PUPILS have helped revive an old Methodist custom at a museum's colliery village.

Youngsters from Red Rose Primary School, at Chester-le-Street, County Durham, took part in the annual Sunday school anniversary in the Wesleyan Methodist Chapel, at Beamish Museum.

The anniversary was one of the biggest and most lavish occasions in the Methodist calendar, when children would parade through the streets carrying the Sunday school banner and singing hymns.

Afterwards, a service would be held in the chapel when boys and girls recited religious poetry, read extracts from the Bible and played out temperance sketches.

Youngsters dressed in costume from the turn of the century and carried out a re-enactment of the traditional celebrations which were followed by hymn singing, led by West Pelton Methodist Choir.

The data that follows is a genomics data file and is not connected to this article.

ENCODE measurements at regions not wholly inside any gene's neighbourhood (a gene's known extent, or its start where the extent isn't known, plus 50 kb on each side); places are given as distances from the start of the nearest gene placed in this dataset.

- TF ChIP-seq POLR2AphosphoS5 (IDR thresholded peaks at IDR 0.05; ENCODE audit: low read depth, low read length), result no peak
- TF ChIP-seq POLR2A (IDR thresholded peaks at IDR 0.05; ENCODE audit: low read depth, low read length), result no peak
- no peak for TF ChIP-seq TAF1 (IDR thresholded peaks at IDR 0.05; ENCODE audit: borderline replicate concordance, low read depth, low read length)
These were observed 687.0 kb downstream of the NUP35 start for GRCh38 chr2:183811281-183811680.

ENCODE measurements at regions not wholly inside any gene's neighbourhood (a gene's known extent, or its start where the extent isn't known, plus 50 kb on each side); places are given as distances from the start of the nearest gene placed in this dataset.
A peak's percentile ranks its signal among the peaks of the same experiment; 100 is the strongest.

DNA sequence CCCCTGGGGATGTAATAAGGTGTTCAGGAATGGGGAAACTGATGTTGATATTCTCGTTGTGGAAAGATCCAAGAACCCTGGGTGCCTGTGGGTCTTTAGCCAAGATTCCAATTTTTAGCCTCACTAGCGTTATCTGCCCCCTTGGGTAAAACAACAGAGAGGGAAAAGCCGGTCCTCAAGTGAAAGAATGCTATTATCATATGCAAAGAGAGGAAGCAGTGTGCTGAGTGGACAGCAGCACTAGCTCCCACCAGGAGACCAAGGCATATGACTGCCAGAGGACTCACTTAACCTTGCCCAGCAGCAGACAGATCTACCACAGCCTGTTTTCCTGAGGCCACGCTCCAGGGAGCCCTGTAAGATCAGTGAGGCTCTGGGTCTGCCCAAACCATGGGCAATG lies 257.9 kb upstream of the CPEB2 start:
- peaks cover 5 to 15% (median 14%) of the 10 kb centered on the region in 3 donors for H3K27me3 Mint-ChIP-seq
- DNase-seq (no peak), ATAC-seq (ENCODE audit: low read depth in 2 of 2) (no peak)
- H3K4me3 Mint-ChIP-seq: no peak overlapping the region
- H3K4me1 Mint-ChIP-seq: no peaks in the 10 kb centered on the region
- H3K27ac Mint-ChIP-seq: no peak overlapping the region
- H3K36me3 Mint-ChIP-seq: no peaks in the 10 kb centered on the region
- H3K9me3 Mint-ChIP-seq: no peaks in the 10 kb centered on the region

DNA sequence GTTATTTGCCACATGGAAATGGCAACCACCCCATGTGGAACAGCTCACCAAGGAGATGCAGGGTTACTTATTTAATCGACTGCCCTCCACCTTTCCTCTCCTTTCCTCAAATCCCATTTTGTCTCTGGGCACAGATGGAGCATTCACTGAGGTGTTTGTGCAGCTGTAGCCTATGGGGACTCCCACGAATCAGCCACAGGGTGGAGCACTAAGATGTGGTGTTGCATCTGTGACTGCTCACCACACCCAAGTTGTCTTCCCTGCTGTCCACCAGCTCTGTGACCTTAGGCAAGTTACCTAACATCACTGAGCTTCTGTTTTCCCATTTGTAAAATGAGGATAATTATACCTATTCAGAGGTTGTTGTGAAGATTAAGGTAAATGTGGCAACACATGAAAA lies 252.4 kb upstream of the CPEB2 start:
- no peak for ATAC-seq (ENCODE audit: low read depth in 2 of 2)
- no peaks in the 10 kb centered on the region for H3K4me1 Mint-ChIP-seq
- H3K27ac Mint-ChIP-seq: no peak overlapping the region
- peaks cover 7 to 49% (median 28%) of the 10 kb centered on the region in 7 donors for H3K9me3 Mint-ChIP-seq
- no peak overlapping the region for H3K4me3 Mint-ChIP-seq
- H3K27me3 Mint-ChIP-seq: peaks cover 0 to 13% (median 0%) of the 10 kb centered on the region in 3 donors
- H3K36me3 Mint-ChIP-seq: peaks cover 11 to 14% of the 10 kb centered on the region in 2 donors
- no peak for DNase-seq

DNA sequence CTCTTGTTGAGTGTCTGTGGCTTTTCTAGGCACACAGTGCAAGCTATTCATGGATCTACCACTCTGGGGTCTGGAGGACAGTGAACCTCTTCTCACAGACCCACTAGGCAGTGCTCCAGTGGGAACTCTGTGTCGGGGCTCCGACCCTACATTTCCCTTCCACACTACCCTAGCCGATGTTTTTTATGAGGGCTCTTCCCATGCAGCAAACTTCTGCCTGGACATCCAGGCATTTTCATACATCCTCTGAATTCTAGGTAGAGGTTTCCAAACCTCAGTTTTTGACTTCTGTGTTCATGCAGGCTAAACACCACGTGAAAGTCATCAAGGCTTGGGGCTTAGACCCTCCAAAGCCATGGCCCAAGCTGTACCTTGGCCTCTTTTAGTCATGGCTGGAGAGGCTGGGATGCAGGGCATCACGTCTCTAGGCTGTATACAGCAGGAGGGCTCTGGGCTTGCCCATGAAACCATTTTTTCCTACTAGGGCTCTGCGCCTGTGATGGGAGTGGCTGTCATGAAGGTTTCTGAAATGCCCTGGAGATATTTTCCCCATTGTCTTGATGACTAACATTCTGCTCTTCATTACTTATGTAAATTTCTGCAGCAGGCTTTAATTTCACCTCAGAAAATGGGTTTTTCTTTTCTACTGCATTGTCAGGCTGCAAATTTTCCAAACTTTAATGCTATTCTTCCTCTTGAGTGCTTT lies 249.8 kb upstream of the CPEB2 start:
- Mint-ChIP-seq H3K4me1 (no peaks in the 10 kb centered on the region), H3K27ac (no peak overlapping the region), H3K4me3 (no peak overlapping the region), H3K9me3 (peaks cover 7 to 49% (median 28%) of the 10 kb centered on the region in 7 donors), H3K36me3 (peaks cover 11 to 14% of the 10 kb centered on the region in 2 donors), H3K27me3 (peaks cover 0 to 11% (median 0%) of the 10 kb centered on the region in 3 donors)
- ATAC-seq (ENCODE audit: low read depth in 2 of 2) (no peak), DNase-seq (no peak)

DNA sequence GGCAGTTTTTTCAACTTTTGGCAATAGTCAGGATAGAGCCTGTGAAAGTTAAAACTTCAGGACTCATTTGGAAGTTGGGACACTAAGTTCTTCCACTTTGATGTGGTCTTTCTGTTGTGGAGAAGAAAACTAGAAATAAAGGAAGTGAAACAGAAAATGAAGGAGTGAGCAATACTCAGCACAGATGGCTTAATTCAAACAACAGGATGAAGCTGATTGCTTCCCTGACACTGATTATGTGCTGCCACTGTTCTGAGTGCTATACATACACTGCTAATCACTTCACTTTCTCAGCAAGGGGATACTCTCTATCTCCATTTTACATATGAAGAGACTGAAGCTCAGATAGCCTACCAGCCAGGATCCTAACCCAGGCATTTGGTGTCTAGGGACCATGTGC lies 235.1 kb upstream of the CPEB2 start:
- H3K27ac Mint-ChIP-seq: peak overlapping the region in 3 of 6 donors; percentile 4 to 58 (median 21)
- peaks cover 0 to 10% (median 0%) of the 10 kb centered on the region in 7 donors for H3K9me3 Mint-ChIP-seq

The chapel opened in the museum in 1990, having been taken down brick by brick from its original site in Beamish Village and reassembled in the attraction's Colliery Village.

The Pit Hill Chapel was built in 1856 and extended in 1904 with funds given by mine owner Lord James Joicey.

It was donated to Beamish Museum in 1985 after it closed because of mining subsidence and a drop in the number of people attending.